Monday, 27 May 2013

Photographic style – four different ones

The task for this project is to provide succinct (<100 words) summaries of the style of four different landscape photographers? That’s the question. I’m going to try for a reasonably wide mix and I’m going to dive in with Joe Cornish and add in Richard Billingham for a rather different approach. I’m quite taken with Robert Adams – both his images and his somewhat philosophical style of writing on photography. That leaves one more – and in keeping with my penchant for slightly off-the-wall choices I’m going with Thomas Joshua Cooper – who I discovered in the April 2010 issue of BJP -  because his work with oceans and moving water overlaps with my own developing interests.

Joe Cornish

This summary is based on the work published in First Light (from the reading list), although a quick review of his website shows that these are a fair representation of his style and output.

Cornish photographs UK landscapes with a clear focus on the quality of light. His shots are formally composed, with a very heavy reliance on rule-of-thirds, or sometimes 50:50, division of the frame. Use of a wide-angle lens on a large format camera  predominates, producing images which are pin sharp from foreground to infinity with very smooth graduations of colour and tone. Colours are vibrant and tend to warmth, as befits his preference for morning or evening light, but even shots in diffuse lighting conditions show this tendency. Despite their formal beauty they feel somewhat predictable.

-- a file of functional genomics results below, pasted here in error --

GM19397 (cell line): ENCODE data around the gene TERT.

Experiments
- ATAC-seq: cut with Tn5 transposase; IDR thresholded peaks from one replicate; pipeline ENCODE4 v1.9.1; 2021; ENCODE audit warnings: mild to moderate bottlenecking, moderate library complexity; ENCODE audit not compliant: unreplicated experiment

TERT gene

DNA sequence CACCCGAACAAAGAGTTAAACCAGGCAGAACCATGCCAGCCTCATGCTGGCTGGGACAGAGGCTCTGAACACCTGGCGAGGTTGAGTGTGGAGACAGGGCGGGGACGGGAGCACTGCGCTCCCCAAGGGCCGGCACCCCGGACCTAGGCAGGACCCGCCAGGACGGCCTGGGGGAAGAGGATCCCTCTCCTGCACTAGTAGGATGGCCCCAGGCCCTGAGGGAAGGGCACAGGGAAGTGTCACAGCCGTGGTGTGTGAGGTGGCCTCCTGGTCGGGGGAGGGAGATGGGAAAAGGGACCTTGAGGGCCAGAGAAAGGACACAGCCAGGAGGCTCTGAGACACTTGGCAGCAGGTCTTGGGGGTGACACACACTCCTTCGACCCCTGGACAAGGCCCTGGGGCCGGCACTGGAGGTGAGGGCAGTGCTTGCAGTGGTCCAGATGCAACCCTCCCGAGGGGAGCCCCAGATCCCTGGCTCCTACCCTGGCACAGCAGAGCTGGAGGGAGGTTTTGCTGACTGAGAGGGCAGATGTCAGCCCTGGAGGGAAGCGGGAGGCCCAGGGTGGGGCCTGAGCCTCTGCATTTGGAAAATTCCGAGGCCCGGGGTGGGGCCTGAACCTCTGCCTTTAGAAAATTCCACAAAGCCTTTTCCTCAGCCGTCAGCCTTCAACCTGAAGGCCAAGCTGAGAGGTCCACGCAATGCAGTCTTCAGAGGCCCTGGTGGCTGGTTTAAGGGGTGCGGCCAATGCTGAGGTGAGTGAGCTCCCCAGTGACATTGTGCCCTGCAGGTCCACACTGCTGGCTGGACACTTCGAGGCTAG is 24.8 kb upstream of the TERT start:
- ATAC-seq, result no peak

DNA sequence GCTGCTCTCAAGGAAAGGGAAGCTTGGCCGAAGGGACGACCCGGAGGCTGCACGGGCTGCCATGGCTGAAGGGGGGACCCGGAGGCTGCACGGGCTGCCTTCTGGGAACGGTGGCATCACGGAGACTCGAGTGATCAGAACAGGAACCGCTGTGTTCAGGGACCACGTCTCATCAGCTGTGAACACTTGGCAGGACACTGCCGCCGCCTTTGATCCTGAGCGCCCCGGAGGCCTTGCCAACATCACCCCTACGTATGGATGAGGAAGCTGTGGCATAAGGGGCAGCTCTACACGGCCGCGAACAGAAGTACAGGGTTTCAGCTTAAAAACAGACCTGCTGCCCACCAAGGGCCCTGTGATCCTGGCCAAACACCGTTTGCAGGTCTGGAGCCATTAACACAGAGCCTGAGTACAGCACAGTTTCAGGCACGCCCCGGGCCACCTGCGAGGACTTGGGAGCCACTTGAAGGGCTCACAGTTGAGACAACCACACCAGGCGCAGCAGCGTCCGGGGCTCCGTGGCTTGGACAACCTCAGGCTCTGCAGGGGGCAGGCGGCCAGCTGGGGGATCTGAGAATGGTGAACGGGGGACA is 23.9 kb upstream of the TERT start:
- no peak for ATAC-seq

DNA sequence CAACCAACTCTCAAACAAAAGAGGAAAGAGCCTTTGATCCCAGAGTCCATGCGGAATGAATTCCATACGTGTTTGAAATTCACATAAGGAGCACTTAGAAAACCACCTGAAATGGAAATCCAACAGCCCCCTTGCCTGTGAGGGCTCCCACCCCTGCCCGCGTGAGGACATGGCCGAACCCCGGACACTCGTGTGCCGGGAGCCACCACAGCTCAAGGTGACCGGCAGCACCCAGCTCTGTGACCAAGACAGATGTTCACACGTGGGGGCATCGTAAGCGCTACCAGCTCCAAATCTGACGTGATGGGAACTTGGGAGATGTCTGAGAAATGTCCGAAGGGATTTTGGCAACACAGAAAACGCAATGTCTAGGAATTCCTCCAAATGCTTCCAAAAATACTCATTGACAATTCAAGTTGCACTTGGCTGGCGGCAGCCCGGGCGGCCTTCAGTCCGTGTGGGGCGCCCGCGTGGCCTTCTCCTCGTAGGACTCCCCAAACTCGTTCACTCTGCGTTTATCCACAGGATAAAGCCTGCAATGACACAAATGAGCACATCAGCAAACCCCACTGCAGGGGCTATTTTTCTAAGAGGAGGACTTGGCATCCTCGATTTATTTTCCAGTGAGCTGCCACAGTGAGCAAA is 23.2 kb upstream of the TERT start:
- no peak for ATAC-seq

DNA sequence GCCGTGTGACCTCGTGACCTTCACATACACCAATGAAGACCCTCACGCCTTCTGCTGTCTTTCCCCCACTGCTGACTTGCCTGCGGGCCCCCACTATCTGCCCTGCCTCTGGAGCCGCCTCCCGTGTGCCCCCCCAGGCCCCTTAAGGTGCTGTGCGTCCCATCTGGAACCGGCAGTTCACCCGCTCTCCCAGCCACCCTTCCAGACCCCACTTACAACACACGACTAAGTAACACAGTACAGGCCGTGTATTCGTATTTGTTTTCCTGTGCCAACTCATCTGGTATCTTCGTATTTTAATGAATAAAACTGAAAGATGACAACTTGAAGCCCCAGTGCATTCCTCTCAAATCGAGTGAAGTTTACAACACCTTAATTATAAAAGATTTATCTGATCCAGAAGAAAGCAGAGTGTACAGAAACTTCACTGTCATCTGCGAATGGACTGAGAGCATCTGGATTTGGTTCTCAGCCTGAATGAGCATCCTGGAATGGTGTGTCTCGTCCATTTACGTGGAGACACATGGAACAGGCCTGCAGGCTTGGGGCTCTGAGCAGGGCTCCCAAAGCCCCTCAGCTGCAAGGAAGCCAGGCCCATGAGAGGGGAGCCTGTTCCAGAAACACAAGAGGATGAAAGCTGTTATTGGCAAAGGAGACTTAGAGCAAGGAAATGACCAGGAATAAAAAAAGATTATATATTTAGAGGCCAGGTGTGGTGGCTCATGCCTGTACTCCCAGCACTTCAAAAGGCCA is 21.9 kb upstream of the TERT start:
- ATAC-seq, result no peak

Richard Billingham

This summary is based on ‘Landscapes 2001-2003’ which is also a recommended text for the course.

Billingham’s landscapes feel very ordinary. With the exception of a tendency to place the horizon line in the centre there is little obvious attempt at formal composition. The colours are muted, the lighting is frequently quite harsh, and the subject matter is not obviously special. Many have a difficult to define light on the middle distance, and the foreground often appears slightly soft when compared with the very sharp horizon.The overall impact is of a family photo of somewhere that is significant only to the photographer.

Robert Adams

Based on ‘What can we believe where?’ and ‘The new west’

Adams takes black and white photos of everyday America, frequently displaying the impact of man on the environment, and avoiding any sense of grandeur. The images themselves are most often composed of mainly mid and light tones with few, if any, areas of deep shadow, providing a sense of bright sunlight. The image format suggests a large format camera, which is at odds with the informal compositions which frequently ‘’break the rules’. Content is clearly king and the photos are best viewed in groups to provide a narrative.

Thomas Joshua Cooper

Based on the images in BJP Issue 7775 (Apr 2010) and a google image search.

Cooper takes high contrast black and white photos of seascapes and sometimes rocks. The blacks are generally very deep and the whites very bright, reducing the subject to lines which provide a sense of restlessness and movement with an occasional snatch of foreground to provide an anchor. Many of the images remind me of abstract expressionism.

More thoughts

This is an interesting exercise – those photos which interest me most are the ones which give me most difficulty in analysing. Is this because the personal attraction makes it harder to see those things which I take for granted? Or is it simply that the more interesting photos are marked by content, rather than style, so that any description of style is bound to be brief.

On a slightly related note I struggling to work out what to do with Assignment 5 – I think I need to do tis kind of analysis on Hatakeyama to establish an idea of his style that I can transfer to my own work for the Assignment.

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